Dan O: It really is better and better every time!

    Dan H: I think it might be my favorite Stewart performance, though I haven't seen all of his films. And gosh I know the dialogue is absolutely top-notch!

    Ashley: Weeeird I wonder if it was the same marathon! This is a cheer-me-up film for me too, there's just something so warm about it.

    Russell: Thanks! It's certainly deserving of the appreciation, and I'm happy to see so many others love it as much as I do!

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  7. What a lovely write up! Thanks for sharing your love for this film

    I definitely need to do a bit of a trip backwards, I am so busy with new releases and screenings I often forget how cool an older flick is.

    S

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  8. Apparently trying to start a group slow clap while chanting "Harvey... Harvey... Harvey..." makes you look weird. However I contend that since he's a invisible pookah with superpowers, it's only right that we do it every once in a while because he could have completely done something without us knowing it!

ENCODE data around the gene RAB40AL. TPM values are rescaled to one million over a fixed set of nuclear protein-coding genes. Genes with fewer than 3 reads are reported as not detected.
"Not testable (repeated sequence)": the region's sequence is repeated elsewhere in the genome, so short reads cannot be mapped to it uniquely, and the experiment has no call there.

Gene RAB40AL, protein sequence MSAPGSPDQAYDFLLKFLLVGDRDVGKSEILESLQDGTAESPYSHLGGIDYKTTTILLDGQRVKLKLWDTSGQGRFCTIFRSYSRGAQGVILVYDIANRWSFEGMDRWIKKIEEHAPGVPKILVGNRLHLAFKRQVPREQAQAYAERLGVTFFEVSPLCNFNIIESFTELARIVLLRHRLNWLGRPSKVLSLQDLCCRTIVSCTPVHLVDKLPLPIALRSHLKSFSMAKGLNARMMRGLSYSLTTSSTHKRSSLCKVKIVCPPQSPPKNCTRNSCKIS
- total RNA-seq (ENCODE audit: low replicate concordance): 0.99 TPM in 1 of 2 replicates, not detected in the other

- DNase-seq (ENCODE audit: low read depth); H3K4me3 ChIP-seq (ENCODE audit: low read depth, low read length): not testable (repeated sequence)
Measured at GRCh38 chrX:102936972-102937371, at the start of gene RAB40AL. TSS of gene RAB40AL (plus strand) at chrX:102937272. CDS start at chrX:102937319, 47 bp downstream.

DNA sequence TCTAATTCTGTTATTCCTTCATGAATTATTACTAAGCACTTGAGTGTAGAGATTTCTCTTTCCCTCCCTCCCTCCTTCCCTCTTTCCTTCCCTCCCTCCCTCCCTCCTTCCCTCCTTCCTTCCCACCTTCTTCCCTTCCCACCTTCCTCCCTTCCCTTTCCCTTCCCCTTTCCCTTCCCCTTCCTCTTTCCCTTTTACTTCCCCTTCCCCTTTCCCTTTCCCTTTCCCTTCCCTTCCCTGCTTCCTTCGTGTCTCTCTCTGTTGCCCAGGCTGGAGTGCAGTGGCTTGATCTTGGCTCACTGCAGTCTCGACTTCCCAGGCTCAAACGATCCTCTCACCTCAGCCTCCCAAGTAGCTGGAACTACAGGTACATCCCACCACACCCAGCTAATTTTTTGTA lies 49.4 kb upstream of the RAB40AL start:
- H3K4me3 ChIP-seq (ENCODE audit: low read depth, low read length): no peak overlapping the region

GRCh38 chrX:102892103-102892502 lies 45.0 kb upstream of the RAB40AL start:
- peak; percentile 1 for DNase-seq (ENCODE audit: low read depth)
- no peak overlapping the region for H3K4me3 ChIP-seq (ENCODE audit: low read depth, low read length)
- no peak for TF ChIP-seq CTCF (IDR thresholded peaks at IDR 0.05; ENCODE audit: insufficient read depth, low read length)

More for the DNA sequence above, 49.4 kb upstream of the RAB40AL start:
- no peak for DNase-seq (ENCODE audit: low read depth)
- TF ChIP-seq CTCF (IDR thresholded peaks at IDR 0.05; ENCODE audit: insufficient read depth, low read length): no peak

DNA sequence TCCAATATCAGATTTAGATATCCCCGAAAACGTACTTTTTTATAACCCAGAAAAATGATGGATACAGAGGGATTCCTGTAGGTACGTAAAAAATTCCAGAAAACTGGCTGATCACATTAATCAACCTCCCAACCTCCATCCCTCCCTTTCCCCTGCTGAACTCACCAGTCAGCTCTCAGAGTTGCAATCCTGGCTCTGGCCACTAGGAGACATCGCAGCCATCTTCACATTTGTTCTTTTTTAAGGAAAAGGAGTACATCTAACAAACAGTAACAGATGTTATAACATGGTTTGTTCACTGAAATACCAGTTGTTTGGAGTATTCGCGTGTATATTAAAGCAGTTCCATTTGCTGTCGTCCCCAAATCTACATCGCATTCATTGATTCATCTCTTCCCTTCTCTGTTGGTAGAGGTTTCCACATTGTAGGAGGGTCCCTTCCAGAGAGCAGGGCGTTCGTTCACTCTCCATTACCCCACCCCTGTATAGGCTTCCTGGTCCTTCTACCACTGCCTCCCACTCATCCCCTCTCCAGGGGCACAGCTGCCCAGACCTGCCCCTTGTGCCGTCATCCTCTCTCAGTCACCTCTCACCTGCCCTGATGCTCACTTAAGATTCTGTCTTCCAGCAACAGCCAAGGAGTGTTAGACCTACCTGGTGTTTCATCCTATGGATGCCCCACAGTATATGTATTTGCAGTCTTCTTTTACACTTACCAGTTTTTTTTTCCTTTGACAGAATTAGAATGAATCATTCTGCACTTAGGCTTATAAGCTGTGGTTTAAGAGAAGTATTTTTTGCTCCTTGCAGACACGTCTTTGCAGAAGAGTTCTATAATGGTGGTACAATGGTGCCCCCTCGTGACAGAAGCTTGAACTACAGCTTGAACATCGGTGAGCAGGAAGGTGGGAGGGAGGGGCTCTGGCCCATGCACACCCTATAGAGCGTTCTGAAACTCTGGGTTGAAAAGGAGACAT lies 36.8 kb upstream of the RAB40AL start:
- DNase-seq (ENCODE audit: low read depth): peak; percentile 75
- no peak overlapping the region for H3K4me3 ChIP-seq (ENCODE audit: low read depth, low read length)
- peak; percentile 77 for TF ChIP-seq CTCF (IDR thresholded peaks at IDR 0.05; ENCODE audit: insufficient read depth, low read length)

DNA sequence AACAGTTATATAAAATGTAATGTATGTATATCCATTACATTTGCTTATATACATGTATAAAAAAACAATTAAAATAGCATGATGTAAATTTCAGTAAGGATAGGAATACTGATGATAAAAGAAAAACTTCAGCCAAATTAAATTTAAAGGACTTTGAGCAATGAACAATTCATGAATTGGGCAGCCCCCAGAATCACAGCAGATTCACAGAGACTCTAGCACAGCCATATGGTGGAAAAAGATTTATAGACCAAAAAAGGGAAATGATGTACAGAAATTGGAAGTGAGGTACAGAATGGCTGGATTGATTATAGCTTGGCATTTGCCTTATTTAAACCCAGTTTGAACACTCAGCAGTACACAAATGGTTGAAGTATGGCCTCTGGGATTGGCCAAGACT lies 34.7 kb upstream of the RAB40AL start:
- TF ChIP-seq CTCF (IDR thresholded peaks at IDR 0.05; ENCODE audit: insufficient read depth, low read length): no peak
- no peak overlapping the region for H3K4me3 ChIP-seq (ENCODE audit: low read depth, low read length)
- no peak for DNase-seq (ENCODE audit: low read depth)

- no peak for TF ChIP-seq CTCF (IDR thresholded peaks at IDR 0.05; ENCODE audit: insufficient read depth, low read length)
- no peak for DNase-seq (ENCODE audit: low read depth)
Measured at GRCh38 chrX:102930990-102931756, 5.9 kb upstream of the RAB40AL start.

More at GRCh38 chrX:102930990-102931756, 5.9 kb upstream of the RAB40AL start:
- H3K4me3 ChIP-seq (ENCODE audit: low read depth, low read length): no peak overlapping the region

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  9. Brilliant review!

    Jimmy Stewart is one of my favorite actors of all time, and he plays in my favorite movie of all time, It's a Wonderful Life. Unfortunately, I have never seen Harvey, but I will get to it soon, thanks!

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  10. James Stewart is one of the greats. I love the feel of almost all his roles and resent that some people say he was a one-note actor. Harvey is a swell performance

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  11. This one is a favorite, and it's also a favorite performance by Jesse White, the hospital orderly. After spending years with these rewatchings, he and the sisters are usually my favorite performers.

    And I'd pair this one with ARSENIC & OLD LACE, then maybe MR DEEDS GOES TO TOWN, just to see a complete set of films where sisters confirm that it's everyone else who's "pixilated" and crazy - they're not!